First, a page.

As a fund house, we have this looking at the right valuation when we buy stocks. For example, in our portfolio. you will not find those very expensive consumer stocks. We have been somewhat neutral on the consumer space but you will find the cheaper consumer names in our portfolio. So yes, we are more diversified. We are not so concentrated in those top 10 or 15 names and we are playing for themes over the next 18 to 24 months.
We are finding good opportunities for example in cement, which is one space we like. Building materials is another space that we like in our portfolios. So you can avoid the real estate players but bet on surrogates for that for a recovery in the economy. That is how we can play those cyclical names in our portfolio.
Is the judgement or the collective wisdom in the market right or wrong?
Fund flows clearly drive the markets one way or the other. So strong inflows from FPIs or local investors certainly will take the markets higher. In the last four years, the earnings have not come but one has to disaggregate that data.
It is like a four-cylinder or a multiple cylinder engine where one or two cylinders have not fired at different points of time. If you go back probably five years ago, IT was not doing very well, there is a slowdown in IT, there was talk about digital disruption all of that and IT had its tough time. Pharma subsequently, because of generic pricing pressure, FDA inspection; financials also had issues in different points of time.
Autos clearly have not done well. For the markets as a whole, earnings have not been delivered because nothing as all things have simultaneously kicked in so what the markets okay let me pick and choose stocks so I will go overweight financials or underweight financials at a particular point of time. I play IT overweight or underweight IT so I think that is how…I still find fund still doing better than the market because the active allocation across sector, across stocks so markets as a whole have not delivered oh! absolutely but I think by picking and choosing, you can do better than the broad market.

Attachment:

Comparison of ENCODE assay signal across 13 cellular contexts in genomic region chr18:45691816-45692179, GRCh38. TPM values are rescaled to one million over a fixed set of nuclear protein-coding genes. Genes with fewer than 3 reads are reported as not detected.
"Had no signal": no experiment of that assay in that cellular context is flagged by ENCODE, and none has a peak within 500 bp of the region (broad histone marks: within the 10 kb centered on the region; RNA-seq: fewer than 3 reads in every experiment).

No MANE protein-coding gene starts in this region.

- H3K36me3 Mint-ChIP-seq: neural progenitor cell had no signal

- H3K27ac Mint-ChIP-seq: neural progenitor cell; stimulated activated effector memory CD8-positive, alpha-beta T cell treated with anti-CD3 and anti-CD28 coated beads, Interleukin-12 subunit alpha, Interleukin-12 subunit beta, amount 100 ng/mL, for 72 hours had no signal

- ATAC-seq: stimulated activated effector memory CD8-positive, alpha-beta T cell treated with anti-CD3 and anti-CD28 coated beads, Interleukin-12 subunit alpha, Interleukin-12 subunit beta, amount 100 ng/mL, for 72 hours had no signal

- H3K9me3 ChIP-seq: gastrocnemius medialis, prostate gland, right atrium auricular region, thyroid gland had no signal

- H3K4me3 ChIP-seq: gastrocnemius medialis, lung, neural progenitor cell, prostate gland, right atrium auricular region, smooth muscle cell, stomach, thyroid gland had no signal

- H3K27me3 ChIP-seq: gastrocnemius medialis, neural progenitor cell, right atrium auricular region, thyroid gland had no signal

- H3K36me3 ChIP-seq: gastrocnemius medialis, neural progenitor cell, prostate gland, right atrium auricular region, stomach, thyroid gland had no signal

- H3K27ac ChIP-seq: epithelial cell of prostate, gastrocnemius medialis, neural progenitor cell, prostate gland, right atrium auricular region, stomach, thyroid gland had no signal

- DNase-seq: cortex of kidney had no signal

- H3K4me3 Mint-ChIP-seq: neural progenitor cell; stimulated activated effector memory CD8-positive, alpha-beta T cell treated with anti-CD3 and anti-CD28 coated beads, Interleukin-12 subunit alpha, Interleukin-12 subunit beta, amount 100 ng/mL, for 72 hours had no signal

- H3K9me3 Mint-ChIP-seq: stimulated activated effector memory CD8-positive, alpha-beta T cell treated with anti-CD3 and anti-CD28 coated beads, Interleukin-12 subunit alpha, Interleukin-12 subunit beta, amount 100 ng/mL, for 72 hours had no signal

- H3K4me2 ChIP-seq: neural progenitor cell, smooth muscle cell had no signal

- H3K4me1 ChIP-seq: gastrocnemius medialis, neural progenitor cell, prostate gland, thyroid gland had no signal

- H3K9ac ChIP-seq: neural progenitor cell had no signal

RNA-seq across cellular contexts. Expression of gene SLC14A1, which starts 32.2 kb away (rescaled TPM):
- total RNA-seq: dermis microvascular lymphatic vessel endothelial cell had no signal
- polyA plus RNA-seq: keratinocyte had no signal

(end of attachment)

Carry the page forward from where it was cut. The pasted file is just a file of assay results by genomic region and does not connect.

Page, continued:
But already we are seeing earnings downgrades. There is a strong correlation between earnings and nominal GDP and to the extent, as nominal GDP is under pressure it will have an impact on earning at the broad level. So the markets will go back to what they were doing which is pick and choose across sectors and stocks.
How long is it going to take before we get there and are these really the right levels to get into some of the stocks given that we do not seem to have that clear conviction yet for the broader markets?
Yes, whenever the recovery happens in the economy — may be a quarter or two down, it will be a sharp recovery. I do not see a long shallow recovery. There are two reasons why I say that. One is that inventory has been pretty much been cleaned up out of the system. If you look at auto inventory, three months, there were 10-12 weeks of inventory with dealers. That has come down to probably a couple of weeks now.
In consumer durables likewise, one of the reasons credit growth is not there is because SBI Chairman day before yesterday the same point that working capital demand is weak because inventory is light in the system which is a positive. When recovery happens, there will be a triple positive whammy.
Likewise, some sectors are sitting light on leverage. They have actually reduced leverage and substantially repaid their debt. Whenever the capex cycle happens, they have the ability to fund capex by taking on more debt. Whenever recovery happens, it will not be a very slow, shallow recovery, we will see a sharper recovery. One potential source of recovery could be the rural demand coming in the next couple of quarters, hopefully. We do not know when, but certainly whenever we say recovery, it could be sharper than we think.
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Expect a sharp economic recovery in a quarter or two: Rajat Jain, Principal AMC have 1691 words, post on economictimes.indiatimes.com at December 5, 2019. This is cached page on Talk Vietnam. If you want remove this page, please contact us.